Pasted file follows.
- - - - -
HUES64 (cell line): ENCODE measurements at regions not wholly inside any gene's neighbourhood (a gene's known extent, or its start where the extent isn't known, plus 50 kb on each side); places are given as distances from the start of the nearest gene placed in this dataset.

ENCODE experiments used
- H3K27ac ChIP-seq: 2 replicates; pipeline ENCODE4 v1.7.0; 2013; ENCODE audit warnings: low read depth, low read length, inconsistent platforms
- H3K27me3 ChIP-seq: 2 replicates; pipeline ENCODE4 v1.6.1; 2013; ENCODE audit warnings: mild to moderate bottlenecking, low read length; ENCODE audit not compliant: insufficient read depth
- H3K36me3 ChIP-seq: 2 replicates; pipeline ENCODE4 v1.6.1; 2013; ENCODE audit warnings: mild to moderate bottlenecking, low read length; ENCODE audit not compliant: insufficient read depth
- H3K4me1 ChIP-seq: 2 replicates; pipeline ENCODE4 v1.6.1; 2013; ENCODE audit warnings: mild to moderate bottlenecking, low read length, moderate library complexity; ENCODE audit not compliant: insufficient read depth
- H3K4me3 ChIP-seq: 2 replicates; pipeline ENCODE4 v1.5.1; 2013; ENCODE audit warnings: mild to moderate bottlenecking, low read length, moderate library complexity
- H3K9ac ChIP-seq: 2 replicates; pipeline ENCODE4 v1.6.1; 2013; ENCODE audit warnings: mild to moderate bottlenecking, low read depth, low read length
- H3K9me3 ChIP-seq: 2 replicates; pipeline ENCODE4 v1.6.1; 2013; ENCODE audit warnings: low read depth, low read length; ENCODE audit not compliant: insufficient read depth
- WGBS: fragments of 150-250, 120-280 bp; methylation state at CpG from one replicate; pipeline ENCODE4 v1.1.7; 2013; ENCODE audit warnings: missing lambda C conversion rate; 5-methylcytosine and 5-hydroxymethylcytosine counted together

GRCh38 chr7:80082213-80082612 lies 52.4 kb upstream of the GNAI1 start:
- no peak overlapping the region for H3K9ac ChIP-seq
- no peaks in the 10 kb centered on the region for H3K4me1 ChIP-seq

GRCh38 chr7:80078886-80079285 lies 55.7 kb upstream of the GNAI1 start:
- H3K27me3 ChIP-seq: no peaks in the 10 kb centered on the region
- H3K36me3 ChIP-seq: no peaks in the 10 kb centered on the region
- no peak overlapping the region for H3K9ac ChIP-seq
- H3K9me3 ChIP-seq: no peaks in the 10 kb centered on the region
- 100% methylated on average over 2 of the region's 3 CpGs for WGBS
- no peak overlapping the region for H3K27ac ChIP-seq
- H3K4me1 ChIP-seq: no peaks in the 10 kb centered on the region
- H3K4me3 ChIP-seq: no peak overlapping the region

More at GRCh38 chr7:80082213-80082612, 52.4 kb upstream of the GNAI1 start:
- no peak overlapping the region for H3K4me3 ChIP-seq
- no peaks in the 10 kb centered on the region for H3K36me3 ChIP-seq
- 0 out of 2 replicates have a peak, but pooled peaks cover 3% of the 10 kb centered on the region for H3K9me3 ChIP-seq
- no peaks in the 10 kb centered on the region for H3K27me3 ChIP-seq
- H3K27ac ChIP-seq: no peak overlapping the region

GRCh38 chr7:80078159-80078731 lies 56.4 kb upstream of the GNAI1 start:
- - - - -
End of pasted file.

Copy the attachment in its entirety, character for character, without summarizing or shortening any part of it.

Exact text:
HUES64 (cell line): ENCODE measurements at regions not wholly inside any gene's neighbourhood (a gene's known extent, or its start where the extent isn't known, plus 50 kb on each side); places are given as distances from the start of the nearest gene placed in this dataset.

ENCODE experiments used
- H3K27ac ChIP-seq: 2 replicates; pipeline ENCODE4 v1.7.0; 2013; ENCODE audit warnings: low read depth, low read length, inconsistent platforms
- H3K27me3 ChIP-seq: 2 replicates; pipeline ENCODE4 v1.6.1; 2013; ENCODE audit warnings: mild to moderate bottlenecking, low read length; ENCODE audit not compliant: insufficient read depth
- H3K36me3 ChIP-seq: 2 replicates; pipeline ENCODE4 v1.6.1; 2013; ENCODE audit warnings: mild to moderate bottlenecking, low read length; ENCODE audit not compliant: insufficient read depth
- H3K4me1 ChIP-seq: 2 replicates; pipeline ENCODE4 v1.6.1; 2013; ENCODE audit warnings: mild to moderate bottlenecking, low read length, moderate library complexity; ENCODE audit not compliant: insufficient read depth
- H3K4me3 ChIP-seq: 2 replicates; pipeline ENCODE4 v1.5.1; 2013; ENCODE audit warnings: mild to moderate bottlenecking, low read length, moderate library complexity
- H3K9ac ChIP-seq: 2 replicates; pipeline ENCODE4 v1.6.1; 2013; ENCODE audit warnings: mild to moderate bottlenecking, low read depth, low read length
- H3K9me3 ChIP-seq: 2 replicates; pipeline ENCODE4 v1.6.1; 2013; ENCODE audit warnings: low read depth, low read length; ENCODE audit not compliant: insufficient read depth
- WGBS: fragments of 150-250, 120-280 bp; methylation state at CpG from one replicate; pipeline ENCODE4 v1.1.7; 2013; ENCODE audit warnings: missing lambda C conversion rate; 5-methylcytosine and 5-hydroxymethylcytosine counted together

GRCh38 chr7:80082213-80082612 lies 52.4 kb upstream of the GNAI1 start:
- no peak overlapping the region for H3K9ac ChIP-seq
- no peaks in the 10 kb centered on the region for H3K4me1 ChIP-seq

GRCh38 chr7:80078886-80079285 lies 55.7 kb upstream of the GNAI1 start:
- H3K27me3 ChIP-seq: no peaks in the 10 kb centered on the region
- H3K36me3 ChIP-seq: no peaks in the 10 kb centered on the region
- no peak overlapping the region for H3K9ac ChIP-seq
- H3K9me3 ChIP-seq: no peaks in the 10 kb centered on the region
- 100% methylated on average over 2 of the region's 3 CpGs for WGBS
- no peak overlapping the region for H3K27ac ChIP-seq
- H3K4me1 ChIP-seq: no peaks in the 10 kb centered on the region
- H3K4me3 ChIP-seq: no peak overlapping the region

More at GRCh38 chr7:80082213-80082612, 52.4 kb upstream of the GNAI1 start:
- no peak overlapping the region for H3K4me3 ChIP-seq
- no peaks in the 10 kb centered on the region for H3K36me3 ChIP-seq
- 0 out of 2 replicates have a peak, but pooled peaks cover 3% of the 10 kb centered on the region for H3K9me3 ChIP-seq
- no peaks in the 10 kb centered on the region for H3K27me3 ChIP-seq
- H3K27ac ChIP-seq: no peak overlapping the region

GRCh38 chr7:80078159-80078731 lies 56.4 kb upstream of the GNAI1 start: